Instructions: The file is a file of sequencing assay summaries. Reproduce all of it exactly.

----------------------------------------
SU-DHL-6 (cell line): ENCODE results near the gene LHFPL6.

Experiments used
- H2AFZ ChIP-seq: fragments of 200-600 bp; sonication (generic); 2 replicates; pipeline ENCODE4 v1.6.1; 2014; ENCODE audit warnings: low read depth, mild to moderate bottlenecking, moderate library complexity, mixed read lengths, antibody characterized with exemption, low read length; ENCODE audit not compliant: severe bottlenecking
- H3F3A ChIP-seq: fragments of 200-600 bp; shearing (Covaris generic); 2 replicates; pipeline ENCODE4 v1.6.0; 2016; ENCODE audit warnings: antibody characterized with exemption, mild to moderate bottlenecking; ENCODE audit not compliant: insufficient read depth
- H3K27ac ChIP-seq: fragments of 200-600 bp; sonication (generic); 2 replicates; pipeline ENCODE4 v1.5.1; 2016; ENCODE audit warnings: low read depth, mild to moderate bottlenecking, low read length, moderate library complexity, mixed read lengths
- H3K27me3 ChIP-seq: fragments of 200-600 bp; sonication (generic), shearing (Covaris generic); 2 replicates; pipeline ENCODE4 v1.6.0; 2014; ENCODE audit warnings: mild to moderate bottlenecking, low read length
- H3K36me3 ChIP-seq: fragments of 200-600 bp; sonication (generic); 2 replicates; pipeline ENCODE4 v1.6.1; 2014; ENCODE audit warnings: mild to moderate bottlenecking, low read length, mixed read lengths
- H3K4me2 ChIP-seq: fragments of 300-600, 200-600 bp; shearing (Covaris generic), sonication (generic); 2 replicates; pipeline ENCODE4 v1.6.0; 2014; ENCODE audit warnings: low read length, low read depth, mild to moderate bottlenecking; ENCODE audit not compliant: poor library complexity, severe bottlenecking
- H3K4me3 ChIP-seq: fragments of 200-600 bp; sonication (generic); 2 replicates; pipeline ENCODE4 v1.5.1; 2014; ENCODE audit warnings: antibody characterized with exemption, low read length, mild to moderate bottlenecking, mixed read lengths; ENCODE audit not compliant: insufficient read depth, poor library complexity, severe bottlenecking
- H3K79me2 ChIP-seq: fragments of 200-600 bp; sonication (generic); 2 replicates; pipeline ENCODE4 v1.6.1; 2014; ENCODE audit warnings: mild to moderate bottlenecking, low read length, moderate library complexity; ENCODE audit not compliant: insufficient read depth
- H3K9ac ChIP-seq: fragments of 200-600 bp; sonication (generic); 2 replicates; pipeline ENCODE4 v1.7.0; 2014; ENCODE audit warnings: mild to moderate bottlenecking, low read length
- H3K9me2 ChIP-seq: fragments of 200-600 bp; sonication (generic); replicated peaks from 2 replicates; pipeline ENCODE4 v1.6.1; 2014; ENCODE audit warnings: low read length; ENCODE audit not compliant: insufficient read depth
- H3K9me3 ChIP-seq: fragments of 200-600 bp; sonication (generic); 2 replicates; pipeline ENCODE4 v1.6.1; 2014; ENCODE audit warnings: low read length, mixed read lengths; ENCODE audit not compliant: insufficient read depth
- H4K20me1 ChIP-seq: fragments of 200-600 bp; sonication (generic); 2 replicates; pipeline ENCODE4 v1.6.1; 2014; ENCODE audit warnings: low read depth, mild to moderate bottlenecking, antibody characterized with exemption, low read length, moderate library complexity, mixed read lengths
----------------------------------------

SU-DHL-6 (cell line): ENCODE results near the gene LHFPL6.

Experiments used
- H2AFZ ChIP-seq: fragments of 200-600 bp; sonication (generic); 2 replicates; pipeline ENCODE4 v1.6.1; 2014; ENCODE audit warnings: low read depth, mild to moderate bottlenecking, moderate library complexity, mixed read lengths, antibody characterized with exemption, low read length; ENCODE audit not compliant: severe bottlenecking
- H3F3A ChIP-seq: fragments of 200-600 bp; shearing (Covaris generic); 2 replicates; pipeline ENCODE4 v1.6.0; 2016; ENCODE audit warnings: antibody characterized with exemption, mild to moderate bottlenecking; ENCODE audit not compliant: insufficient read depth
- H3K27ac ChIP-seq: fragments of 200-600 bp; sonication (generic); 2 replicates; pipeline ENCODE4 v1.5.1; 2016; ENCODE audit warnings: low read depth, mild to moderate bottlenecking, low read length, moderate library complexity, mixed read lengths
- H3K27me3 ChIP-seq: fragments of 200-600 bp; sonication (generic), shearing (Covaris generic); 2 replicates; pipeline ENCODE4 v1.6.0; 2014; ENCODE audit warnings: mild to moderate bottlenecking, low read length
- H3K36me3 ChIP-seq: fragments of 200-600 bp; sonication (generic); 2 replicates; pipeline ENCODE4 v1.6.1; 2014; ENCODE audit warnings: mild to moderate bottlenecking, low read length, mixed read lengths
- H3K4me2 ChIP-seq: fragments of 300-600, 200-600 bp; shearing (Covaris generic), sonication (generic); 2 replicates; pipeline ENCODE4 v1.6.0; 2014; ENCODE audit warnings: low read length, low read depth, mild to moderate bottlenecking; ENCODE audit not compliant: poor library complexity, severe bottlenecking
- H3K4me3 ChIP-seq: fragments of 200-600 bp; sonication (generic); 2 replicates; pipeline ENCODE4 v1.5.1; 2014; ENCODE audit warnings: antibody characterized with exemption, low read length, mild to moderate bottlenecking, mixed read lengths; ENCODE audit not compliant: insufficient read depth, poor library complexity, severe bottlenecking
- H3K79me2 ChIP-seq: fragments of 200-600 bp; sonication (generic); 2 replicates; pipeline ENCODE4 v1.6.1; 2014; ENCODE audit warnings: mild to moderate bottlenecking, low read length, moderate library complexity; ENCODE audit not compliant: insufficient read depth
- H3K9ac ChIP-seq: fragments of 200-600 bp; sonication (generic); 2 replicates; pipeline ENCODE4 v1.7.0; 2014; ENCODE audit warnings: mild to moderate bottlenecking, low read length
- H3K9me2 ChIP-seq: fragments of 200-600 bp; sonication (generic); replicated peaks from 2 replicates; pipeline ENCODE4 v1.6.1; 2014; ENCODE audit warnings: low read length; ENCODE audit not compliant: insufficient read depth
- H3K9me3 ChIP-seq: fragments of 200-600 bp; sonication (generic); 2 replicates; pipeline ENCODE4 v1.6.1; 2014; ENCODE audit warnings: low read length, mixed read lengths; ENCODE audit not compliant: insufficient read depth
- H4K20me1 ChIP-seq: fragments of 200-600 bp; sonication (generic); 2 replicates; pipeline ENCODE4 v1.6.1; 2014; ENCODE audit warnings: low read depth, mild to moderate bottlenecking, antibody characterized with exemption, low read length, moderate library complexity, mixed read lengths